Over the years, the Golden Snowball attracted some big-time attention. They’ve talked about it on the Weather Channel. They’ve laughed about it on Saturday Night Live.
The trophy was iconic, inspired in no small part by the great Blizzard of 1977, in Buffalo.
Today, for reasons no one can explain, it is missing.
“It doesn’t exist. There’s no physical thing. That’s a long time gone,” said Jim Mitchell, a meteorologist and a colleague of Hitchcock’s, in Buffalo.
He was speaking of the original trophy. A newer version absolutely exists, a glittering trophy created by Roseanne Anthony of the A-1 Trophy Shop in Syracuse. She donated it to the mayor’s office in Syracuse more than a decade ago, because that city pretty much wins the thing every year.”
To read the entire story, click here.
On December 16th, NEHDA announced the winner of NBP’s holiday lighting contest:
“And the winner of the Lights on the Northside 2016 Holiday Lighting Contest is…. Laci’s Tapas Bar! Congratulations! They came in first with an amazing 205 votes. In second place we have Hairanoia with 110 votes, and in third place we have Syracuse Northeast Community Center with 88 votes.
NBP would like to sincerely thank everyone who made the contest possible. Special thanks to our nine participating businesses, who took time out of their busy schedules to brighten their communities. Individuals such as yourselves are the ones that make the Northside such a great place to live, work, and play.”
The team at Laci’s always works hard to make their restaurant feel warm and welcoming to guests. Plus, their menu is often filled with comfort foods like chicken riggies and beef wellington, all done in tapas style for easy sharing.
Written by Mary Beth Schwartzwalder • December 15, 2016
Today is the last day you can vote for your favorite decorated business on the Northside! Visit the “Lights on the Northside” photo album on NEHDA’s Facebook to view the contestants. Each “like” is equivalent to 1 vote.
In addition to the Facbeook voting, the Northside Business Partnership (NBP) has also appeared at two events to gather votes: SyracuseFirst’s Buy Local Bash and NEHDA’s Northside Holiday Party. These votes will be added to the “likes” on Facebook in order to determine the winner.
Because the decorations are so detailed this year, NBP encourages the community to visit the storefronts in person during holiday shopping trips in the neighborhood. Participating businesses include, Cooperative Federal, Laci’s Tapas Bar, Red Olive, Syracuse Northeast Community Center, Syracuse Soapworks, Thanos Import Market, Speach Family Candy Shoppe, Hairanoia, D’bautista Beauty & Barber Shop.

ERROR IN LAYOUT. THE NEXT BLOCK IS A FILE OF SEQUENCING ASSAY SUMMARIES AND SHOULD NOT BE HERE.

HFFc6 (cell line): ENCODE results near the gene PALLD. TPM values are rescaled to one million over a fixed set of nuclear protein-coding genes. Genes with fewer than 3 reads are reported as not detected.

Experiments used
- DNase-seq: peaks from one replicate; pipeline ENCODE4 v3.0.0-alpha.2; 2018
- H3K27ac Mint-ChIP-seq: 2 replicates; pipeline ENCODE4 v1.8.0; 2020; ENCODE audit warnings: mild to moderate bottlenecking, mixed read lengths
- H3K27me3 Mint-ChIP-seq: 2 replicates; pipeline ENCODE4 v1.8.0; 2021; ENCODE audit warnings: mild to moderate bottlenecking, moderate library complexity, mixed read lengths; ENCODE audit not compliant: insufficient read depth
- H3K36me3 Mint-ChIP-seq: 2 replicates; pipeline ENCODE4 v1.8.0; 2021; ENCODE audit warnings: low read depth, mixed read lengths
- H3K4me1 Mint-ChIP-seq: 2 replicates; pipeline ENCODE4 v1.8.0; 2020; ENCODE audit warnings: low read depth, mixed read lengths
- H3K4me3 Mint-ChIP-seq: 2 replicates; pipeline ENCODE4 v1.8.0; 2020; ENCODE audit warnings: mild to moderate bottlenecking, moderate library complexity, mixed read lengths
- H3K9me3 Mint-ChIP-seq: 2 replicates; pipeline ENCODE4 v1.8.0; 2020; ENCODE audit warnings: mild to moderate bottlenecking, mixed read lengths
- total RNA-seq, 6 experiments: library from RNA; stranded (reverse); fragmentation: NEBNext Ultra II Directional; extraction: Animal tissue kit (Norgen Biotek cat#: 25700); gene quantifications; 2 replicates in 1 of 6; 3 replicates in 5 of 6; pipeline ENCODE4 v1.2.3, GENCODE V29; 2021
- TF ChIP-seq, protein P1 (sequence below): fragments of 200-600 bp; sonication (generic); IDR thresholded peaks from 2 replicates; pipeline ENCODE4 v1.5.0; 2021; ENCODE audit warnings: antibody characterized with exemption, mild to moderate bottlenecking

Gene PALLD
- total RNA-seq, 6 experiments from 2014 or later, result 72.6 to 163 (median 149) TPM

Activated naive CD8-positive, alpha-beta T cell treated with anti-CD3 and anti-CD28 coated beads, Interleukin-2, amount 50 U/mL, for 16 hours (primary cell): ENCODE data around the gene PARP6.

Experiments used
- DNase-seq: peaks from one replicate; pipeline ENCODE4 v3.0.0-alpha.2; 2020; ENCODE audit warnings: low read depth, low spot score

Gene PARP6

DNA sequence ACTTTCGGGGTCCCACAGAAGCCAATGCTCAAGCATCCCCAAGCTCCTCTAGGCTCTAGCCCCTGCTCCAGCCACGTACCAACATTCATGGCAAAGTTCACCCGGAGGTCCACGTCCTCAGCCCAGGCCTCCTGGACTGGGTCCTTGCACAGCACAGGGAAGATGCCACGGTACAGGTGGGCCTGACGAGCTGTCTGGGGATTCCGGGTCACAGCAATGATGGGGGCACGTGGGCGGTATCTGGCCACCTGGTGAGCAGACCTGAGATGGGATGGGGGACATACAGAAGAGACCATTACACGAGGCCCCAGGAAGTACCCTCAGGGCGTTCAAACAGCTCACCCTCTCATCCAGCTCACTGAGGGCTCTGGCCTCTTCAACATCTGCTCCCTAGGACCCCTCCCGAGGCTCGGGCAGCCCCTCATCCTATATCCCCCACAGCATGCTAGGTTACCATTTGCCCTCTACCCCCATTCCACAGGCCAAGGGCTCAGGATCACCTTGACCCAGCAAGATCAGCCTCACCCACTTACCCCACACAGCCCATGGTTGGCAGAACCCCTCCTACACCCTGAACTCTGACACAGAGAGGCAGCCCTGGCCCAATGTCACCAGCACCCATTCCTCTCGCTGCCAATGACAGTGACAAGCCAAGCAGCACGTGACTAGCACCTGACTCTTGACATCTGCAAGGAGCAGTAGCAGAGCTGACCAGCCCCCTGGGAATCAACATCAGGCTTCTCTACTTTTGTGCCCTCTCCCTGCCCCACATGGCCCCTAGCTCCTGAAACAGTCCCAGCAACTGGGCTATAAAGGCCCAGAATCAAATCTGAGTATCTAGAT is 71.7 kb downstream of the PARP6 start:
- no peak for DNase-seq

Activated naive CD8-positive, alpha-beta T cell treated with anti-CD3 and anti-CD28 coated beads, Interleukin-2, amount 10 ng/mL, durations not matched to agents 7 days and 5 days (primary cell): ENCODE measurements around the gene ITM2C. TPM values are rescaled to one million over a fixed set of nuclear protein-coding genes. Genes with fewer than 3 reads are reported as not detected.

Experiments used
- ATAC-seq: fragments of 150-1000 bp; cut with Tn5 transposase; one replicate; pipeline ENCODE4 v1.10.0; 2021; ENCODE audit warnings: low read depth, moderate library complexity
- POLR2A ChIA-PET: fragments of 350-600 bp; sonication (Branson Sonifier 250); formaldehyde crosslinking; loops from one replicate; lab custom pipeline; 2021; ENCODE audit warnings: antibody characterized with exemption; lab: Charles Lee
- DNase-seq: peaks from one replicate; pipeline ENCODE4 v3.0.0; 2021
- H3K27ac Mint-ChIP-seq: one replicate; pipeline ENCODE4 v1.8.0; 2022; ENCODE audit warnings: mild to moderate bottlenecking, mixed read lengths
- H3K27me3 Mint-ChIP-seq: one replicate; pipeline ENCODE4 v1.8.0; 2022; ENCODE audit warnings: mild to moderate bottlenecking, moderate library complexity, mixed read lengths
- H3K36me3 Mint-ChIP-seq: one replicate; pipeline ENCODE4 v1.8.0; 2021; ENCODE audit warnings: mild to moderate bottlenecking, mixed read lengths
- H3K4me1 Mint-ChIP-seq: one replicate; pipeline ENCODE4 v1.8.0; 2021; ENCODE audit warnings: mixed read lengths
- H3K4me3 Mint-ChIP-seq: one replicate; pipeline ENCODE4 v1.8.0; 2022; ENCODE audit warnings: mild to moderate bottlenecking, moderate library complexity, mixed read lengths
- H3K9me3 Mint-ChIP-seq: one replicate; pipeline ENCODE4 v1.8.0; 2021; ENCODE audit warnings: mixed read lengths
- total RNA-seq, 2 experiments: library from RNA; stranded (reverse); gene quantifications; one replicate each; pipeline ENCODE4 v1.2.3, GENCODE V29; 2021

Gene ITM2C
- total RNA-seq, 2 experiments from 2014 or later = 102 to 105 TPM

Written by Mary Beth Schwartzwalder • December 14, 2016
“We’re here in a building that was once looked at as a liability,” explained Northside UP’s Dominic Robinson, “A crumbling, tax delinquent building on the Northside that now is going to be an engine for economic opportunity and a cultural tool.”
Earlier this month, a crowd of elected officials and community partners packed into With Love Restaurant’s light blue space, sipping on Pink Chai and examining the colorful maps that hung on the walls, eager to celebrate a project long in the making. They were there to commemorate the opening of With Love, a teaching restaurant and entrepreneur incubator at 435 North Salina Street, and to hear remarks from some of the players who helped make this project possible.
The story begins when Dominic and Kathy Ruscitto, President of St. Joseph’s Health, had a meeting with Casey Crabill, the new President of Onondaga Community College (OCC). “We started sharing an idea we had for a restaurant incubator and training space . . . and so, we decided to work together to make this happen,” Dominic explains.
OCC began to develop programming and the idea quickly took shape. The College agreed to operate the restaurant, using it as a teaching venue for their food service training program. Every six months, a new entrepreneur will cycle through the program to test out their recipes and gain valuable experience in running their own restaurant. Up Start, a collaborative business development program housed in CenterState CEO and originally piloted on the Northside, will lend support to each entrepreneur along the way. Dominic explains, “The idea is we give entrepreneurs a chance to test their ideas, build an identity, build confidence, build a following, and then translate all of that into hopefully opening up a restaurant of their own.”
But, the idea still needed a physical space to operate in. Katelyn Wright at the Land Bank helped secure the former La Cuisine space on North Salina, along with help from the county and state governments, including the Onondaga County of Industrial Development Association (OCIDA).
During the initial stages, Mike Metzgar, Associate Vice President of Workforce Development at OCC, needed someone who could not only manage the program running out of With Love, but could also “carry it across the finish line.” Dominic recommended Adam Sudmann for the job: “I happen to have a friend who is also working with us in the Up Start program . . . He has a business called My Lucky Tummy and this is what he does.”
Fast forward to late fall. Adam and his team of OCC students and chefs have been tweaking menus, learning the ins-and-outs of the kitchen, and how to function seamlessly as a team. “Whenever I tell people what I get to do, they’re like—I can see it in their face—they’re instantly jealous,” Adam jokes. “They should be jealous. This is awesome.” He explains that when he first arrived in Syracuse from Brooklyn he was driving through the Northside and saw all the different people walking along the street. He said to himself, “Wow. That is a crazy resource. We can make something here . . . and eat a lot.”